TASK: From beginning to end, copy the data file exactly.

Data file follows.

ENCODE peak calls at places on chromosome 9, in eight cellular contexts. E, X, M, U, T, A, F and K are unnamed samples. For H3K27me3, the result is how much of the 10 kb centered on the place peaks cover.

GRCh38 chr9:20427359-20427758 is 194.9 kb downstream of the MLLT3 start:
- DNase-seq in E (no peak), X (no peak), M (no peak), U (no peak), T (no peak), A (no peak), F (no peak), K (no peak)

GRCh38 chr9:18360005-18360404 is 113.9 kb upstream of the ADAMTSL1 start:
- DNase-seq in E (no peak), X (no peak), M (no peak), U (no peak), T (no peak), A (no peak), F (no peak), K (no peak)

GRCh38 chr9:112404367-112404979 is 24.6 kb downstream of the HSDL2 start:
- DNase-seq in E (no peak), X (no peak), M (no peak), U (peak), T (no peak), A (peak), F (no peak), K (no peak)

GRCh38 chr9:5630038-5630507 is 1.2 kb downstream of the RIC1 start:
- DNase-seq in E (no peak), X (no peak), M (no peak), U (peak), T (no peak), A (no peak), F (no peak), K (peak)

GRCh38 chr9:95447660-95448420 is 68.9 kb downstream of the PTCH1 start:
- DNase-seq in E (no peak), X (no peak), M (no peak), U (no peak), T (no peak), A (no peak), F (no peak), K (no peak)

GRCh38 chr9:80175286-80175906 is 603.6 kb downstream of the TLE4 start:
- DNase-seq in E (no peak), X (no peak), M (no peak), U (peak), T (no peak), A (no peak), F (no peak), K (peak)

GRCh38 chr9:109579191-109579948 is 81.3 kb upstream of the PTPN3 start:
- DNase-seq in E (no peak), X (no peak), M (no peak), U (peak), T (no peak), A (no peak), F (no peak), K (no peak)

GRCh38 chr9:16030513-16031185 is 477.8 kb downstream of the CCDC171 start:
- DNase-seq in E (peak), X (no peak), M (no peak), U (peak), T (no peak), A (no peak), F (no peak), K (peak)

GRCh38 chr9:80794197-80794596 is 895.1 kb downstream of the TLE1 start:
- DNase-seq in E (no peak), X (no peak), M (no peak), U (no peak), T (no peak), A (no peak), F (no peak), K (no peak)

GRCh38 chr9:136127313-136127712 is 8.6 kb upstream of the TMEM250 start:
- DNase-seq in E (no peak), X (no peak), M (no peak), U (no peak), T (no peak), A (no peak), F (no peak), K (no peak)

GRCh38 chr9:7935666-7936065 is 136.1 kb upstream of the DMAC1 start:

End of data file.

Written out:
ENCODE peak calls at places on chromosome 9, in eight cellular contexts. E, X, M, U, T, A, F and K are unnamed samples. For H3K27me3, the result is how much of the 10 kb centered on the place peaks cover.

GRCh38 chr9:20427359-20427758 is 194.9 kb downstream of the MLLT3 start:
- DNase-seq in E (no peak), X (no peak), M (no peak), U (no peak), T (no peak), A (no peak), F (no peak), K (no peak)

GRCh38 chr9:18360005-18360404 is 113.9 kb upstream of the ADAMTSL1 start:
- DNase-seq in E (no peak), X (no peak), M (no peak), U (no peak), T (no peak), A (no peak), F (no peak), K (no peak)

GRCh38 chr9:112404367-112404979 is 24.6 kb downstream of the HSDL2 start:
- DNase-seq in E (no peak), X (no peak), M (no peak), U (peak), T (no peak), A (peak), F (no peak), K (no peak)

GRCh38 chr9:5630038-5630507 is 1.2 kb downstream of the RIC1 start:
- DNase-seq in E (no peak), X (no peak), M (no peak), U (peak), T (no peak), A (no peak), F (no peak), K (peak)

GRCh38 chr9:95447660-95448420 is 68.9 kb downstream of the PTCH1 start:
- DNase-seq in E (no peak), X (no peak), M (no peak), U (no peak), T (no peak), A (no peak), F (no peak), K (no peak)

GRCh38 chr9:80175286-80175906 is 603.6 kb downstream of the TLE4 start:
- DNase-seq in E (no peak), X (no peak), M (no peak), U (peak), T (no peak), A (no peak), F (no peak), K (peak)

GRCh38 chr9:109579191-109579948 is 81.3 kb upstream of the PTPN3 start:
- DNase-seq in E (no peak), X (no peak), M (no peak), U (peak), T (no peak), A (no peak), F (no peak), K (no peak)

GRCh38 chr9:16030513-16031185 is 477.8 kb downstream of the CCDC171 start:
- DNase-seq in E (peak), X (no peak), M (no peak), U (peak), T (no peak), A (no peak), F (no peak), K (peak)

GRCh38 chr9:80794197-80794596 is 895.1 kb downstream of the TLE1 start:
- DNase-seq in E (no peak), X (no peak), M (no peak), U (no peak), T (no peak), A (no peak), F (no peak), K (no peak)

GRCh38 chr9:136127313-136127712 is 8.6 kb upstream of the TMEM250 start:
- DNase-seq in E (no peak), X (no peak), M (no peak), U (no peak), T (no peak), A (no peak), F (no peak), K (no peak)

GRCh38 chr9:7935666-7936065 is 136.1 kb upstream of the DMAC1 start: